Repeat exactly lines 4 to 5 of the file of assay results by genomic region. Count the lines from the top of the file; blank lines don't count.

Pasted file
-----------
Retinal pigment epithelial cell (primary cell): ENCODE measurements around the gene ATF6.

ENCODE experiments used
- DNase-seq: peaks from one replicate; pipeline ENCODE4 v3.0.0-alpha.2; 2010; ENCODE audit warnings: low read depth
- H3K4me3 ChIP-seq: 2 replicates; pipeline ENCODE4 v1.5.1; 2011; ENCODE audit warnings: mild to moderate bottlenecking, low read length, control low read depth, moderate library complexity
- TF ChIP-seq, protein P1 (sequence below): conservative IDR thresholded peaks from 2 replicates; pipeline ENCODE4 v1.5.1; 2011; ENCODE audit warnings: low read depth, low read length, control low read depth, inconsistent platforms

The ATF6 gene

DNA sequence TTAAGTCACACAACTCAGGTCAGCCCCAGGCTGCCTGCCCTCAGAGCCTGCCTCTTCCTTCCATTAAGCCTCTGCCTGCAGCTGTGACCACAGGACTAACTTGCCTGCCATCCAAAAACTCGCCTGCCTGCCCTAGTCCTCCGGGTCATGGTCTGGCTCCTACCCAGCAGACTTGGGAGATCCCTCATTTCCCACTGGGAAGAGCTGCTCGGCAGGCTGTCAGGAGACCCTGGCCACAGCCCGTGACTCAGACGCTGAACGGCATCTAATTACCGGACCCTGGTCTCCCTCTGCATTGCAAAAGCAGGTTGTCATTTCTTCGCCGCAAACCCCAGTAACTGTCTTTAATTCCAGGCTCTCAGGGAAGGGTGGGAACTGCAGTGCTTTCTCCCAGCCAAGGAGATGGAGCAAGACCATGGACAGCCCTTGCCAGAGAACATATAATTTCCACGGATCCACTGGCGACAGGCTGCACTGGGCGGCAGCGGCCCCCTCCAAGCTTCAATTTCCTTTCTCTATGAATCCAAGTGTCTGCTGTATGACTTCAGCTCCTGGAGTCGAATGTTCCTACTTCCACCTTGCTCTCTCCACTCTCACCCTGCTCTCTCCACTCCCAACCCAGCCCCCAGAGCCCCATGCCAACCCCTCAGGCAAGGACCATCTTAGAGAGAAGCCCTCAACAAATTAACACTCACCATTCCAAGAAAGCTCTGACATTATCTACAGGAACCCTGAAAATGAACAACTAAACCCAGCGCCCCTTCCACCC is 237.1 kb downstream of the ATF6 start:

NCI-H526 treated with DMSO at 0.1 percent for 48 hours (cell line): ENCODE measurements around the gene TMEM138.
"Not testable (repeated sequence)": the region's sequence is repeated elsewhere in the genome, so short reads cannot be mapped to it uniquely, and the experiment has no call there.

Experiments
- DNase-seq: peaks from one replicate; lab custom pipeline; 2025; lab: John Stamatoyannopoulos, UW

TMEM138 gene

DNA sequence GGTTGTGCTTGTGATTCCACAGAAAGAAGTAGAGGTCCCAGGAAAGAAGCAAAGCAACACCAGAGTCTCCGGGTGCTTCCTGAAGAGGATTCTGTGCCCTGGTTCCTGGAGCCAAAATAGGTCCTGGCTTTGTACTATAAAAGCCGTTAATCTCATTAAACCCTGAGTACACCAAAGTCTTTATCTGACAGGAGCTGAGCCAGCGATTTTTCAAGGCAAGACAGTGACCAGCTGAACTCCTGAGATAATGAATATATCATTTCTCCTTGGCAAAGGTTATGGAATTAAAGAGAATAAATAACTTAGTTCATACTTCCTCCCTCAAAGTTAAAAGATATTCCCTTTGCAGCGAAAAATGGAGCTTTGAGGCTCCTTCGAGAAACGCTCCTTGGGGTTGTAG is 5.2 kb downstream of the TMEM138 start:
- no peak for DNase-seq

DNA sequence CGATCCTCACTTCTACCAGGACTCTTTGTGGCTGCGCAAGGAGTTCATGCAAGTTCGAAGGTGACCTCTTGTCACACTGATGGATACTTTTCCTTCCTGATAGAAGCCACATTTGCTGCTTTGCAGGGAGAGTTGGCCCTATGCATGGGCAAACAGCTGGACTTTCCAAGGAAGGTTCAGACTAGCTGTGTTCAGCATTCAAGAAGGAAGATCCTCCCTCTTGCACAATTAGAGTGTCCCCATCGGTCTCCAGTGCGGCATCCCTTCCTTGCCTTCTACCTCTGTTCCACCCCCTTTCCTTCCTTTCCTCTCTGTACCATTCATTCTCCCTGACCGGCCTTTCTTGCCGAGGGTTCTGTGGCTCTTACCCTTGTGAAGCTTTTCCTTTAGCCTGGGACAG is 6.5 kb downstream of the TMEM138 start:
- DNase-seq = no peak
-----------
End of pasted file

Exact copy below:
- H3K4me3 ChIP-seq: 2 replicates; pipeline ENCODE4 v1.5.1; 2011; ENCODE audit warnings: mild to moderate bottlenecking, low read length, control low read depth, moderate library complexity
- TF ChIP-seq, protein P1 (sequence below): conservative IDR thresholded peaks from 2 replicates; pipeline ENCODE4 v1.5.1; 2011; ENCODE audit warnings: low read depth, low read length, control low read depth, inconsistent platforms